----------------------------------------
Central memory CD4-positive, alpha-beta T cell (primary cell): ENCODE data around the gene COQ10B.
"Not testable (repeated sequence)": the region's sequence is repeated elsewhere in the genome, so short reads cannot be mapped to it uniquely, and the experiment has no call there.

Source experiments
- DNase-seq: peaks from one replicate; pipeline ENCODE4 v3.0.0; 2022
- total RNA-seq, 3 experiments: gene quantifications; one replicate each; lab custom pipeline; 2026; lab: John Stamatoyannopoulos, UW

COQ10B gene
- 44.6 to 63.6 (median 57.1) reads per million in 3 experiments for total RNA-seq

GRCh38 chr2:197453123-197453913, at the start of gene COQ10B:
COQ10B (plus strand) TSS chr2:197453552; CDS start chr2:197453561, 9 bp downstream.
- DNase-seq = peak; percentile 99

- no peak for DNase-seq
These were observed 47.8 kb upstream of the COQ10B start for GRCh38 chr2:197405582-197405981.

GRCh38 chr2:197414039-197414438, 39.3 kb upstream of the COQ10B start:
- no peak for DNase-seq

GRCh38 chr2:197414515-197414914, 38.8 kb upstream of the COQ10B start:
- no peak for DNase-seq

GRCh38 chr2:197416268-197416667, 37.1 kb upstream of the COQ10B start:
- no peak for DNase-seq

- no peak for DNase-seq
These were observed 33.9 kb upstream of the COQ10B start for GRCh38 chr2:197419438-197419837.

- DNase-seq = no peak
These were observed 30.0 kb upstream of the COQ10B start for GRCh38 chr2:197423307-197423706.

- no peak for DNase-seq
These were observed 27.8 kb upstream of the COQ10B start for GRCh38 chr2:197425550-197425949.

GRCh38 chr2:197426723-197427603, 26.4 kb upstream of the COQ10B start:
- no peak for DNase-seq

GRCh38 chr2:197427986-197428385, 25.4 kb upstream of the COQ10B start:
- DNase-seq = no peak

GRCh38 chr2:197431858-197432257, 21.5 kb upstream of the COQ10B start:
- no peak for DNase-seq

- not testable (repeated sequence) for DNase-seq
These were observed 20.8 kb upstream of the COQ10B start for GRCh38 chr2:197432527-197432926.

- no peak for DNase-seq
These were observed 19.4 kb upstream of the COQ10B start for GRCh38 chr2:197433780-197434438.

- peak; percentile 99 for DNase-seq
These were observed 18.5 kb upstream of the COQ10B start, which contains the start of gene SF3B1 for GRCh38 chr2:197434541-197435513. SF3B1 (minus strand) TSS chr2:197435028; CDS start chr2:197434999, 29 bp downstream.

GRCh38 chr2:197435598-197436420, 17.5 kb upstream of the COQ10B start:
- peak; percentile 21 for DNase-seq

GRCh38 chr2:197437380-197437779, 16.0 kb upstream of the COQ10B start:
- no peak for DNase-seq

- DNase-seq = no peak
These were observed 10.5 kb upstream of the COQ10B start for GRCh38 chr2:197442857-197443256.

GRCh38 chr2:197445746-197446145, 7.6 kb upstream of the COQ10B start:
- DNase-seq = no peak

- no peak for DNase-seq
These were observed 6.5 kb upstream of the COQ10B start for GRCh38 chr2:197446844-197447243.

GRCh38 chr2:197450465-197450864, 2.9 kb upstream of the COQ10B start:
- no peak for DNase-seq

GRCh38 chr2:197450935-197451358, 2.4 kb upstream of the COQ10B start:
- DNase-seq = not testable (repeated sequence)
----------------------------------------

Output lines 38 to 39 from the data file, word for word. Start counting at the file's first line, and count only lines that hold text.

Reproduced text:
- peak; percentile 21 for DNase-seq

GRCh38 chr2:197437380-197437779, 16.0 kb upstream of the COQ10B start: